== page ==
By Dan O’Rourke
A recent report by Oxfam has again raised the alarm about global hunger. Climate change, war, and supply chain crises are combining to exacerbate the ongoing malnutrition crises in neo-colonial countries.
According to the 2022 Global Hunger Index, populations in 44 states are currently experiencing ‘alarming’ levels of hunger, including Chad, Madagascar, Yemen, Syria, Burundi, South Sudan and Somalia. An astonishing 828 million people are malnourished – many of whom are children.
Wealthier economies are not immune to the crisis either, with children in the US, the UK, Ireland and elsewhere becoming more reliant on food banks.
Logistics logjams have meant shipping costs have skyrocketed, adding to the price of commodities. Russia’s war in Ukraine, combined with the trade sanctions, has meant that fertiliser, fuel, and grain from the region are unable to make it to market. Droughts this year have meant crops are stunted, and navigable rivers, crucial to cheap transport, became impassable.
But these are symptoms of a deeper problem, which is inherent to capitalism – the system of production for profit instead of production for need. There is more than enough food to solve the crisis, but it is being hoarded for profit. For example, wheat is now piling up in US and Russian grain silos as speculators are unable to make money amid volatile markets.
Little has changed since the days of the Irish Famine, when millions starved while armed soldiers protected mountains of grain ready to be exported.
Capitalist caused crisis
Why is hunger so prevalent in a world of abundance? Shouldn’t industrialised agriculture and advanced transportation networks have alleviated it?
Starvation is age-old, but today’s famines are the result of capitalism’s inefficiency and irrationality. Food is not produced to be eaten, even though that’s one of the most basic needs for all humans. Like all commodities, food is produced to be sold for a profit, and that means production is prioritised for the wealthiest.
It also means markets are dominated by the biggest corporations, backed by the biggest imperialist powers. They use technological, military, monetary, and geographic advantages to flood the market with cheap food and grains, pricing out the poorest producers, and forcing them to grow cash crops like coffee and bananas.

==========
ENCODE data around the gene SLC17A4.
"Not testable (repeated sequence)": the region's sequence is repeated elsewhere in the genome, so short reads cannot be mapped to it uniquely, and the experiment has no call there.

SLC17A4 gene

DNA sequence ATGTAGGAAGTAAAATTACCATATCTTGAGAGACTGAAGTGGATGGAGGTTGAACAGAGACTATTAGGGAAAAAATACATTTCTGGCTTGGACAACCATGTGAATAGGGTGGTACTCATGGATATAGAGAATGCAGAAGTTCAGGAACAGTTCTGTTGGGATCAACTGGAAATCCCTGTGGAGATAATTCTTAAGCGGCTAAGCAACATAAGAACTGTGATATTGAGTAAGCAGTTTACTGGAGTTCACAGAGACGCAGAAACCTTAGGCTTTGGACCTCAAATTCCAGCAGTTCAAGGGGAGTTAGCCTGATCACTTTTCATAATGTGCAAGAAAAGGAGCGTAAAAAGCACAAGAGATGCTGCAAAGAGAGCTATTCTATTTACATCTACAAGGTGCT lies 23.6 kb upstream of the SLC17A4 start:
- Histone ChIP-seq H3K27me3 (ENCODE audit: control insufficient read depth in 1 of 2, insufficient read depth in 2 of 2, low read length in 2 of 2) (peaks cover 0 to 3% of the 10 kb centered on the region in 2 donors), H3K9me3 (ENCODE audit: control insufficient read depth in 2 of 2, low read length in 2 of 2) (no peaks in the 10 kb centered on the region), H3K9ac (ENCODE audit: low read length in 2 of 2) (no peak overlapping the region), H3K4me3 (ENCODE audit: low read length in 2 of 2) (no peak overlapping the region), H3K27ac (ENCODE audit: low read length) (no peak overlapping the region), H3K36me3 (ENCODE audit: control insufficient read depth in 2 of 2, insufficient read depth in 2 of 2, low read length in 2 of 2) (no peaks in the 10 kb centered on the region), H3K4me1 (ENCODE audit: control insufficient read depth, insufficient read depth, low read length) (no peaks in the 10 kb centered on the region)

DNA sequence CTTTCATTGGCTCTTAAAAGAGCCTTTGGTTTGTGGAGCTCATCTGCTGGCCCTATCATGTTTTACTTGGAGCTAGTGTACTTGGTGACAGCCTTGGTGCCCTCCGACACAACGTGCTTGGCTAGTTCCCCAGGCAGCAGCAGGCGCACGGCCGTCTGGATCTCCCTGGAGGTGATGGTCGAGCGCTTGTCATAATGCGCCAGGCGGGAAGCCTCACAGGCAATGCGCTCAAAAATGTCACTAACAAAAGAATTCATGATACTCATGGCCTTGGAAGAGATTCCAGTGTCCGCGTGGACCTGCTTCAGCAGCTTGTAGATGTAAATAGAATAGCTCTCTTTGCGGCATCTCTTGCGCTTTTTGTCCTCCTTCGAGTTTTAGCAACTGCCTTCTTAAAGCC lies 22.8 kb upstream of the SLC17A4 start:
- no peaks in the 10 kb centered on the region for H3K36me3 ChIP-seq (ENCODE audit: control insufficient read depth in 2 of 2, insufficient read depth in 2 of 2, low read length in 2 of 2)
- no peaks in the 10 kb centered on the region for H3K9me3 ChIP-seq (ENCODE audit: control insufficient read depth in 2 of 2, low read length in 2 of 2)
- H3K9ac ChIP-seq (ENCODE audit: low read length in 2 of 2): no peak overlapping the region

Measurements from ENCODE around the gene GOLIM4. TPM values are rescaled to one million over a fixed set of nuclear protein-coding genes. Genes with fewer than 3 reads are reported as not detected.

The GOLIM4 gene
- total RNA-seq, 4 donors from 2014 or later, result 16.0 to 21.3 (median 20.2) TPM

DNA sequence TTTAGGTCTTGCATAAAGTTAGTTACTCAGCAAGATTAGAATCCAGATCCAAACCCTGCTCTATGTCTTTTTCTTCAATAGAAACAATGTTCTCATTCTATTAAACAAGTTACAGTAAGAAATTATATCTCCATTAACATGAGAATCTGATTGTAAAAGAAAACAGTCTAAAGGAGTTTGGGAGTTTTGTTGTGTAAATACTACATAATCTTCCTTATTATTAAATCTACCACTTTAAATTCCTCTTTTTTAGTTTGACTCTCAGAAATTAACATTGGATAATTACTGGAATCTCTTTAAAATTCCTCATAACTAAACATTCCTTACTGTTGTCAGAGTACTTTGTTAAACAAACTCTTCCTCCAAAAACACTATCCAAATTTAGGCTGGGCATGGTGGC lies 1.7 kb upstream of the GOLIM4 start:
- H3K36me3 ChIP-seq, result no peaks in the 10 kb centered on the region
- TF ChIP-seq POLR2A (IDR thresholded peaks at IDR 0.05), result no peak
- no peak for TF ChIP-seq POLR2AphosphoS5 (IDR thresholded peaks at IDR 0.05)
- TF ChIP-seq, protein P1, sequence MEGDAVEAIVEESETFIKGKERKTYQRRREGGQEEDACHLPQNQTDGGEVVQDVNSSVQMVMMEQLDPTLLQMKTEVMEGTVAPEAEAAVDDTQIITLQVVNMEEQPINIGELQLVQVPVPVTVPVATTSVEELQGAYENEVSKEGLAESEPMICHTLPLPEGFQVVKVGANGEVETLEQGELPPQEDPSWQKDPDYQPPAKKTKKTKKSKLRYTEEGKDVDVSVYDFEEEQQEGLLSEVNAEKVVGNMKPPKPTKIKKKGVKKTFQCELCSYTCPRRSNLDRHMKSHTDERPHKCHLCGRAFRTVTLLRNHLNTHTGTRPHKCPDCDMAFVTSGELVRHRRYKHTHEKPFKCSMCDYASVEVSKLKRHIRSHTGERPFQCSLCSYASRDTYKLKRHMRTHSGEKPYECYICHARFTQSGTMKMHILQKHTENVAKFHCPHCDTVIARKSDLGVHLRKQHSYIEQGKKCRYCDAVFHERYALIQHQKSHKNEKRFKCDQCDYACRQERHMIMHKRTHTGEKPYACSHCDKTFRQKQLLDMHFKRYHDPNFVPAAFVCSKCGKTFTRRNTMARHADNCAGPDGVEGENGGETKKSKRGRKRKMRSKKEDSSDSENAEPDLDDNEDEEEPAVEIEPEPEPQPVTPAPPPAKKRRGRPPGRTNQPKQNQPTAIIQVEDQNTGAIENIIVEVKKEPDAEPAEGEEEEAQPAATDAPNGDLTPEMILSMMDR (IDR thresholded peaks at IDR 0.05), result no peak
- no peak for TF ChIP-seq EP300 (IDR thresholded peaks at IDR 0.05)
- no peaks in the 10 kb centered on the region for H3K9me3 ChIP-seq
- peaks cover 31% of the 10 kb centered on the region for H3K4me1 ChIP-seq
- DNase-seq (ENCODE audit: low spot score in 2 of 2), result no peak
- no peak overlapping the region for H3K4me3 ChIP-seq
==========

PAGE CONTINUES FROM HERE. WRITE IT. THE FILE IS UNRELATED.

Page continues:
Today, three corporations dominate the global seed market, and Monsanto sues farmers for growing crops with “patented” seeds.
The IMF and the World Bank provides extortionate loans to poorer states on the condition that they privatise public land and resources, further benefiting those corporate interests. Even food-aid, on the face of it a benevolent gift, is in reality a way to offload surplus grain and ensure poorer nations don’t start growing their own food.
World commodity markets for basics such as steel, coal, and grains are traded in US dollars. As the Fed raises interest rates, the dollar becomes more expensive, raising the cost of grain for states with weaker currencies. Wheat, rice, corn and other grains are fundamental to our nutritional needs, and US and European imperialism have ensured that they remain some of the biggest producers on the planet, producing far more than the continents of Africa and South America – by preventing the development of independent, local production.
What is needed
Food shortages were a key factor in the 2011 Arab revolutions which toppled dictators across North Africa and the Middle East. The 2020s will see a similar dynamic globally, as food shortages, climate change, war and general economic hardship place explosive levels of pressure on the global working class.
Uprisings in the near future must make their aim not just the overthrow of rotten governments, but the overthrow of capitalism itself, replacing it with a democratic socialist plan and public ownership of the key sectors of the economy – the only way to eradicate hunger once and for all.